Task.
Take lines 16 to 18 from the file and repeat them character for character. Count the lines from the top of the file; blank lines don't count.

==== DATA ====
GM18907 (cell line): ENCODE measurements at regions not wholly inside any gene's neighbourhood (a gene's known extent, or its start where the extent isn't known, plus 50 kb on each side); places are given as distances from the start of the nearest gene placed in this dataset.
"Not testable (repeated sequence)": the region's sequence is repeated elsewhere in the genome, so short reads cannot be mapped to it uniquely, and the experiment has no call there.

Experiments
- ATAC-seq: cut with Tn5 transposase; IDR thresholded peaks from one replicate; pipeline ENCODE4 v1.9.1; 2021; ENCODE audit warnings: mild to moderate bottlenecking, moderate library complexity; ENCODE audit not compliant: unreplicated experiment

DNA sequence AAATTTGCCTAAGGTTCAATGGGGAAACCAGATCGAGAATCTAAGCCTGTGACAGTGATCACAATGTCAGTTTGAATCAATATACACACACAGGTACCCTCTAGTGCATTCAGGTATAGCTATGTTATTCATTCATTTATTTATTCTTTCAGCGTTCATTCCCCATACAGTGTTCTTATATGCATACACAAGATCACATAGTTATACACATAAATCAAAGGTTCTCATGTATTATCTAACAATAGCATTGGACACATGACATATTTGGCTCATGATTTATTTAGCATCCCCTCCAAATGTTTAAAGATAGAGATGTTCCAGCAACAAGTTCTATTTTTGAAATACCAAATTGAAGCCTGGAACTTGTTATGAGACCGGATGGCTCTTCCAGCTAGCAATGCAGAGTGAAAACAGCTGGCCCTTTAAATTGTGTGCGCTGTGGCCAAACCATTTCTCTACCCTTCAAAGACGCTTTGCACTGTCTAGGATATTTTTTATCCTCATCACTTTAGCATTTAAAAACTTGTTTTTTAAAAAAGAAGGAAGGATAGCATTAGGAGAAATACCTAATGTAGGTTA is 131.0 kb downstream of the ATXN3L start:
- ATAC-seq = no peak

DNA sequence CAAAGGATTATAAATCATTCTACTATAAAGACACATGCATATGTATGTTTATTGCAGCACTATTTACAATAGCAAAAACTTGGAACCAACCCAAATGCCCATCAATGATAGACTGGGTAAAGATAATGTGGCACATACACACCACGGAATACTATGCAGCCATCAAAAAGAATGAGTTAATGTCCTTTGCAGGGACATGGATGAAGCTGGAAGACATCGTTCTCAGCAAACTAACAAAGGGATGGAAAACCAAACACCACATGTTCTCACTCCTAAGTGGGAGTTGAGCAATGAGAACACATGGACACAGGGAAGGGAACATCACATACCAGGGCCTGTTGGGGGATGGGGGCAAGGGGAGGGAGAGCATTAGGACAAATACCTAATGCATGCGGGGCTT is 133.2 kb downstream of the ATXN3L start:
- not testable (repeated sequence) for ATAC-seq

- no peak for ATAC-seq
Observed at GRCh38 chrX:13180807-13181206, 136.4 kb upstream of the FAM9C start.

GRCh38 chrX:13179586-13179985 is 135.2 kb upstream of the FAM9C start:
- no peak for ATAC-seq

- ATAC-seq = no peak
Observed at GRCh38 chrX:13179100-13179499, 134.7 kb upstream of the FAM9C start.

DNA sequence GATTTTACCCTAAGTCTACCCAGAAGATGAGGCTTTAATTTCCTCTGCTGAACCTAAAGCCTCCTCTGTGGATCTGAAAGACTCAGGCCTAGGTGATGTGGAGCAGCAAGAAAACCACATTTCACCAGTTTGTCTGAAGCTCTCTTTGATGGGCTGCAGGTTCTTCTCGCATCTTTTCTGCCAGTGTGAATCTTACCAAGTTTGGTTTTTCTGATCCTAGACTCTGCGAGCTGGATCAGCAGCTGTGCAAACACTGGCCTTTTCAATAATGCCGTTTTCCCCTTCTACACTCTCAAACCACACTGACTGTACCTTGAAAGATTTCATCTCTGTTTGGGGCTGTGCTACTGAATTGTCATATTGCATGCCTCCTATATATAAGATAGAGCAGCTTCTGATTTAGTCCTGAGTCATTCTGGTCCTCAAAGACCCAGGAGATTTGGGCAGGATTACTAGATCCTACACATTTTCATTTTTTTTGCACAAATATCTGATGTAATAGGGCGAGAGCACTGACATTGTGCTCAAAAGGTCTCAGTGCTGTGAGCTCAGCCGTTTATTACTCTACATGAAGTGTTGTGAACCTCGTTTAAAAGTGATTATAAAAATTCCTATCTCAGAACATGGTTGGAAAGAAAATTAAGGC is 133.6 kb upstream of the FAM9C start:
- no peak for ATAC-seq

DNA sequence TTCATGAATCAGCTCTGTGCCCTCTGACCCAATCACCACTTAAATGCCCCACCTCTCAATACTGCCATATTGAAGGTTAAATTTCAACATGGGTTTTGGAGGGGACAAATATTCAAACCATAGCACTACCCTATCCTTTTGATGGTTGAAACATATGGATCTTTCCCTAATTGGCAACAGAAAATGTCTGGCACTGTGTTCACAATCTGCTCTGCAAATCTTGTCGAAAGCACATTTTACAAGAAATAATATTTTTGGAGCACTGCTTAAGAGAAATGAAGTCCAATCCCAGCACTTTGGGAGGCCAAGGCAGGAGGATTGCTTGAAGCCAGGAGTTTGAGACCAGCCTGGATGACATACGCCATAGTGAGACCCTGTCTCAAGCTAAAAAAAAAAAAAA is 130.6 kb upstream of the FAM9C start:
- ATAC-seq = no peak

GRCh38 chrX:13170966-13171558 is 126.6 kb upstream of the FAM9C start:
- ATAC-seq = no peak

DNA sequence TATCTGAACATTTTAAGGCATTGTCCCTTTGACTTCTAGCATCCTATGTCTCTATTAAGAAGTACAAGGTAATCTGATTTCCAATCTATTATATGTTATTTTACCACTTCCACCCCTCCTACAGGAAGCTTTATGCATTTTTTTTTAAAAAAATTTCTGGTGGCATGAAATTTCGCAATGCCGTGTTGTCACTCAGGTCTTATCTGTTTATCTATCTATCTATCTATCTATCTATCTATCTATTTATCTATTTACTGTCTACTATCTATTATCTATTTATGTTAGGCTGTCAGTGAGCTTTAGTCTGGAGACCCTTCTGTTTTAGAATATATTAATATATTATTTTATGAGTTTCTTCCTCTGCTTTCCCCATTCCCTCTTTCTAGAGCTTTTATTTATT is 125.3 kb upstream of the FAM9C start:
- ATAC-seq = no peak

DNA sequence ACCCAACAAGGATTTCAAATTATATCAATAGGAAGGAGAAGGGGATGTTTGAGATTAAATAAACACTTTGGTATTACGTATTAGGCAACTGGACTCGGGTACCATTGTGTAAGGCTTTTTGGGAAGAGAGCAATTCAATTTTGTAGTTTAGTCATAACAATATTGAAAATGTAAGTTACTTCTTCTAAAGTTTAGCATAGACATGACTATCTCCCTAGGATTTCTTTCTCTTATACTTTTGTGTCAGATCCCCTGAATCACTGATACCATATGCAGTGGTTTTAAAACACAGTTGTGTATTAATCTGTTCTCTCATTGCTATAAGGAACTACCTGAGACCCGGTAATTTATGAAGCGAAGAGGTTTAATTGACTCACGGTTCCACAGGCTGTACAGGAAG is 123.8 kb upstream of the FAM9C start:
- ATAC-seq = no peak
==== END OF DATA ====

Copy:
- no peak for ATAC-seq

DNA sequence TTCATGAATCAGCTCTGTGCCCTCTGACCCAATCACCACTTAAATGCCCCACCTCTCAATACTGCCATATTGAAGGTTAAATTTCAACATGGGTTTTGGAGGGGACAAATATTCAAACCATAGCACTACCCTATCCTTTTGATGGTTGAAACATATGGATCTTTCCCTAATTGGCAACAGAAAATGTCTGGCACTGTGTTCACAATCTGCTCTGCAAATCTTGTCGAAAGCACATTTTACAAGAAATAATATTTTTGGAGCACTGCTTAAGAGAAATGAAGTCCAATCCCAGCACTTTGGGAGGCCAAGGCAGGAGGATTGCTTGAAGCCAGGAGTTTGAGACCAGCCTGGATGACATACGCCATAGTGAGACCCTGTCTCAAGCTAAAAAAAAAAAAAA is 130.6 kb upstream of the FAM9C start:
- ATAC-seq = no peak